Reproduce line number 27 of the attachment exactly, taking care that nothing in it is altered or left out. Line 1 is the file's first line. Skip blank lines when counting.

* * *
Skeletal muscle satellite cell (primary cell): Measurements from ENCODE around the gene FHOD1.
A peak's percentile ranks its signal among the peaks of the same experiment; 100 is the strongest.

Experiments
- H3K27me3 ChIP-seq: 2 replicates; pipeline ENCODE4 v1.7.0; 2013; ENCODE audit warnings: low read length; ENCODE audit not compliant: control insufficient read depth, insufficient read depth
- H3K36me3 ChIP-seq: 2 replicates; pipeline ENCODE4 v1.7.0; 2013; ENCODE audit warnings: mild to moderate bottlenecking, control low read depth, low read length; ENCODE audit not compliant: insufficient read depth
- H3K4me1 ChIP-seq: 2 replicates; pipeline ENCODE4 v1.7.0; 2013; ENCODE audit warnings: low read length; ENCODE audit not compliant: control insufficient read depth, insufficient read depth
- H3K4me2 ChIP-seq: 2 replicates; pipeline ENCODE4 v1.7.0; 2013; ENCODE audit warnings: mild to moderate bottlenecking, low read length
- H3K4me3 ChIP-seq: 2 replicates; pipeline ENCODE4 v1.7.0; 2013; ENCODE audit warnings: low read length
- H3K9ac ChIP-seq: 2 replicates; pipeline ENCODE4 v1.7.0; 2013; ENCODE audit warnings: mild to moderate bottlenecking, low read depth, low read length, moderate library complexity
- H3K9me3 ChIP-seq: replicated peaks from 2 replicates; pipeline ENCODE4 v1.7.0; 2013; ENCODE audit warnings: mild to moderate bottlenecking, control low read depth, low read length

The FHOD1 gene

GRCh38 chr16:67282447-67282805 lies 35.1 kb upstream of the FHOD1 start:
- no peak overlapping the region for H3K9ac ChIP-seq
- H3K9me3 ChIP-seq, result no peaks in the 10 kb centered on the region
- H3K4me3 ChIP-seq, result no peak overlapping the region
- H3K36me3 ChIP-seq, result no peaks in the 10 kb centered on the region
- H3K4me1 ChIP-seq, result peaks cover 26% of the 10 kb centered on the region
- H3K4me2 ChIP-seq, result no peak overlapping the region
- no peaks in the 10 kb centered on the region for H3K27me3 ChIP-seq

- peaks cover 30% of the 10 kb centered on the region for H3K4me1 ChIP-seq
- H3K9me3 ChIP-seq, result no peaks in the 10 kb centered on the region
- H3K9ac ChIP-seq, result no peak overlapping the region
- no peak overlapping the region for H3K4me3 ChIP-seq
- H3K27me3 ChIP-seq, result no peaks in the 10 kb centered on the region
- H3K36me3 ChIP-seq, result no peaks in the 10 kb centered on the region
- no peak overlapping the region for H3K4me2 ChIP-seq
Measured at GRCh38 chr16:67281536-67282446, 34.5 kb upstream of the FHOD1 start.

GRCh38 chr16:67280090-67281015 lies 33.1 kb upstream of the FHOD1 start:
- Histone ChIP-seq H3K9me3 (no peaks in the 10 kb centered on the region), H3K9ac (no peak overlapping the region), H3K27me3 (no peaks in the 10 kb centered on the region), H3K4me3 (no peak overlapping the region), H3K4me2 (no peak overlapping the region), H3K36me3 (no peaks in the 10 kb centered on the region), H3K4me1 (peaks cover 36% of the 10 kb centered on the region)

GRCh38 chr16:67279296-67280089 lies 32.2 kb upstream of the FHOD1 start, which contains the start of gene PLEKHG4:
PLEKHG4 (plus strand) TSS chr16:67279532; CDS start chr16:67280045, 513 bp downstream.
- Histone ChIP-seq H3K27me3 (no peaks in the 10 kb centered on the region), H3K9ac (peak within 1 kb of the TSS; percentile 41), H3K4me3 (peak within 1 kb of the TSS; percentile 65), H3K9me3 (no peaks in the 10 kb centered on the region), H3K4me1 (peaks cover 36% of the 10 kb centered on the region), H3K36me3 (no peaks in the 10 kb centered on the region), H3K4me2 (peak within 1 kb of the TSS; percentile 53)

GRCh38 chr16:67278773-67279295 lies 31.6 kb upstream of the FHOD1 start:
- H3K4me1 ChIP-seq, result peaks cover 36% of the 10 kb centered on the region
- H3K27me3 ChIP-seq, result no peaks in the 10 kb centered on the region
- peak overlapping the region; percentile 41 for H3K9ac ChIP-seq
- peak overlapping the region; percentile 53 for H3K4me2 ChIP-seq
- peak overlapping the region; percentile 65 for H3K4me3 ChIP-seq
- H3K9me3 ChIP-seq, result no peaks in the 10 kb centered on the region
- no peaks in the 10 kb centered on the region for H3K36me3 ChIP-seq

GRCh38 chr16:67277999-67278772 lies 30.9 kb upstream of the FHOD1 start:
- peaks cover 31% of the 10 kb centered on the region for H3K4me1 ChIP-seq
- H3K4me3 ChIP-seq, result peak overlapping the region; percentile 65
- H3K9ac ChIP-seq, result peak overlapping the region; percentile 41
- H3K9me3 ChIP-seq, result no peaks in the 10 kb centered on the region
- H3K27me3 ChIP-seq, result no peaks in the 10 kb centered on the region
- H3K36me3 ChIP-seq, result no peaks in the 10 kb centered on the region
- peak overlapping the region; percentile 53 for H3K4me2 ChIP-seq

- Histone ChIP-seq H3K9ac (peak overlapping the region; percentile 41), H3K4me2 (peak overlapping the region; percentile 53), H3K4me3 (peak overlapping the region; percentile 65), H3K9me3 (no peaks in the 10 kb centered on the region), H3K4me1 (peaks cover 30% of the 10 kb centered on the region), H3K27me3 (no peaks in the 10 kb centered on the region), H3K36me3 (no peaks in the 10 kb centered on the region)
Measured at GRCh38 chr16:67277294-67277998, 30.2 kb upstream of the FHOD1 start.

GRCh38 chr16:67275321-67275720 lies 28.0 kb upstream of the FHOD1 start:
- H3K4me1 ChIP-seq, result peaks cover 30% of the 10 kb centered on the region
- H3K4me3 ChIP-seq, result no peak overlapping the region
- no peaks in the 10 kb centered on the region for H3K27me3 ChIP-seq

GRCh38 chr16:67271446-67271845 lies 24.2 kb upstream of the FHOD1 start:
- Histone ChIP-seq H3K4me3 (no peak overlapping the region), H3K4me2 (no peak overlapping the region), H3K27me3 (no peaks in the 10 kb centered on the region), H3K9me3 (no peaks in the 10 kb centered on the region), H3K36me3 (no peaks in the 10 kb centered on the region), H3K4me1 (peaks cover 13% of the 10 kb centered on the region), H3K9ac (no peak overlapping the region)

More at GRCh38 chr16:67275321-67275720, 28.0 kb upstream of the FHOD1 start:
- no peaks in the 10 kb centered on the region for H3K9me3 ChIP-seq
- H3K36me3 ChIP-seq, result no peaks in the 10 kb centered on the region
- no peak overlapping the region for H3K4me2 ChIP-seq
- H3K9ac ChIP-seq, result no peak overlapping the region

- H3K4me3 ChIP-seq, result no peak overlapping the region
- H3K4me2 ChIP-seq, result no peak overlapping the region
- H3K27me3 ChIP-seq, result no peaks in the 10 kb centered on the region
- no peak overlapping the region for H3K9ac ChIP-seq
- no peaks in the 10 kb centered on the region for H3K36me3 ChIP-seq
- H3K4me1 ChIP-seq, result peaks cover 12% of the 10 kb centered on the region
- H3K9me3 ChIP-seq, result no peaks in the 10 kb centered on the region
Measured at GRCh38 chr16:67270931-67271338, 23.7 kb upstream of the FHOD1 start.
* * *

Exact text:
Measured at GRCh38 chr16:67281536-67282446, 34.5 kb upstream of the FHOD1 start.